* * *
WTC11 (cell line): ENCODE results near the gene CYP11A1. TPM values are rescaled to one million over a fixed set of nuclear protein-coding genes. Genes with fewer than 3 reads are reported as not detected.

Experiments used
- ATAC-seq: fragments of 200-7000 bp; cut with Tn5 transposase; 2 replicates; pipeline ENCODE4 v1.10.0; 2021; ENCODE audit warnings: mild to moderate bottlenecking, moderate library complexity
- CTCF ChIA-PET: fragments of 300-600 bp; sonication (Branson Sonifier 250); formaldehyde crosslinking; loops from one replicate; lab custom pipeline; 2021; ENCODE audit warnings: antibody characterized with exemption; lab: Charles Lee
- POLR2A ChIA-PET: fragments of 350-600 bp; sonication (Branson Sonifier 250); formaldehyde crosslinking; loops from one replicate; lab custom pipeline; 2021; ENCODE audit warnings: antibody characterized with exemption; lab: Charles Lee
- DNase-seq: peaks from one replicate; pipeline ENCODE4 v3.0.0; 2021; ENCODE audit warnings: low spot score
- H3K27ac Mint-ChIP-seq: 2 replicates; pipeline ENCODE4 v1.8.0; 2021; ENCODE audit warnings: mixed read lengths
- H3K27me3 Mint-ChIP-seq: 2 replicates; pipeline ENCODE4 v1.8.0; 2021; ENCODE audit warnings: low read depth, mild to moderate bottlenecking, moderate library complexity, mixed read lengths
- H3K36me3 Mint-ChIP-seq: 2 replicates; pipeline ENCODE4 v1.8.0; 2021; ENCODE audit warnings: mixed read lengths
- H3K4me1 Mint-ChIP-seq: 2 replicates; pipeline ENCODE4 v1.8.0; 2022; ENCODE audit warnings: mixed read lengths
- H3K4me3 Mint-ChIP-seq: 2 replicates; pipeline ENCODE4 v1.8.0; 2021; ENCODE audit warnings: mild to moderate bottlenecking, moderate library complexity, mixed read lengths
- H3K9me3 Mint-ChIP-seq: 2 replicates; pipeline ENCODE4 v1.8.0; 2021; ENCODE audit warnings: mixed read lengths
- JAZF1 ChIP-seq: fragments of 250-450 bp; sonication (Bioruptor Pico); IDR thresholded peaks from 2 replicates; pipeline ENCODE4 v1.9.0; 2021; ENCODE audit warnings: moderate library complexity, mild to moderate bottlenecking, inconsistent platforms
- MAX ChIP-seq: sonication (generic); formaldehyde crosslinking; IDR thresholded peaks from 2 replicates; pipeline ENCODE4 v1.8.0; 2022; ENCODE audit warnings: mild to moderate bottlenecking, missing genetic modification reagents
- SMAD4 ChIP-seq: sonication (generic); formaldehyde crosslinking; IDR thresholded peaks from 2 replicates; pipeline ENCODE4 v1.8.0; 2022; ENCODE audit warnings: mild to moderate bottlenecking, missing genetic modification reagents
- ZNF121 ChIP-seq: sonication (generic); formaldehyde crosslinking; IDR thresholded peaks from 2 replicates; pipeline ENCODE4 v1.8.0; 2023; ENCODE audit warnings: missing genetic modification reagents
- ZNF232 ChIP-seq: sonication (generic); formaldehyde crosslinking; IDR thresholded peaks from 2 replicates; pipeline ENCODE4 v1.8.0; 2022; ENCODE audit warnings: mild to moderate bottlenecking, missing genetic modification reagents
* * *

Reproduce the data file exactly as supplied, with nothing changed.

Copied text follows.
WTC11 (cell line): ENCODE results near the gene CYP11A1. TPM values are rescaled to one million over a fixed set of nuclear protein-coding genes. Genes with fewer than 3 reads are reported as not detected.

Experiments used
- ATAC-seq: fragments of 200-7000 bp; cut with Tn5 transposase; 2 replicates; pipeline ENCODE4 v1.10.0; 2021; ENCODE audit warnings: mild to moderate bottlenecking, moderate library complexity
- CTCF ChIA-PET: fragments of 300-600 bp; sonication (Branson Sonifier 250); formaldehyde crosslinking; loops from one replicate; lab custom pipeline; 2021; ENCODE audit warnings: antibody characterized with exemption; lab: Charles Lee
- POLR2A ChIA-PET: fragments of 350-600 bp; sonication (Branson Sonifier 250); formaldehyde crosslinking; loops from one replicate; lab custom pipeline; 2021; ENCODE audit warnings: antibody characterized with exemption; lab: Charles Lee
- DNase-seq: peaks from one replicate; pipeline ENCODE4 v3.0.0; 2021; ENCODE audit warnings: low spot score
- H3K27ac Mint-ChIP-seq: 2 replicates; pipeline ENCODE4 v1.8.0; 2021; ENCODE audit warnings: mixed read lengths
- H3K27me3 Mint-ChIP-seq: 2 replicates; pipeline ENCODE4 v1.8.0; 2021; ENCODE audit warnings: low read depth, mild to moderate bottlenecking, moderate library complexity, mixed read lengths
- H3K36me3 Mint-ChIP-seq: 2 replicates; pipeline ENCODE4 v1.8.0; 2021; ENCODE audit warnings: mixed read lengths
- H3K4me1 Mint-ChIP-seq: 2 replicates; pipeline ENCODE4 v1.8.0; 2022; ENCODE audit warnings: mixed read lengths
- H3K4me3 Mint-ChIP-seq: 2 replicates; pipeline ENCODE4 v1.8.0; 2021; ENCODE audit warnings: mild to moderate bottlenecking, moderate library complexity, mixed read lengths
- H3K9me3 Mint-ChIP-seq: 2 replicates; pipeline ENCODE4 v1.8.0; 2021; ENCODE audit warnings: mixed read lengths
- JAZF1 ChIP-seq: fragments of 250-450 bp; sonication (Bioruptor Pico); IDR thresholded peaks from 2 replicates; pipeline ENCODE4 v1.9.0; 2021; ENCODE audit warnings: moderate library complexity, mild to moderate bottlenecking, inconsistent platforms
- MAX ChIP-seq: sonication (generic); formaldehyde crosslinking; IDR thresholded peaks from 2 replicates; pipeline ENCODE4 v1.8.0; 2022; ENCODE audit warnings: mild to moderate bottlenecking, missing genetic modification reagents
- SMAD4 ChIP-seq: sonication (generic); formaldehyde crosslinking; IDR thresholded peaks from 2 replicates; pipeline ENCODE4 v1.8.0; 2022; ENCODE audit warnings: mild to moderate bottlenecking, missing genetic modification reagents
- ZNF121 ChIP-seq: sonication (generic); formaldehyde crosslinking; IDR thresholded peaks from 2 replicates; pipeline ENCODE4 v1.8.0; 2023; ENCODE audit warnings: missing genetic modification reagents
- ZNF232 ChIP-seq: sonication (generic); formaldehyde crosslinking; IDR thresholded peaks from 2 replicates; pipeline ENCODE4 v1.8.0; 2022; ENCODE audit warnings: mild to moderate bottlenecking, missing genetic modification reagents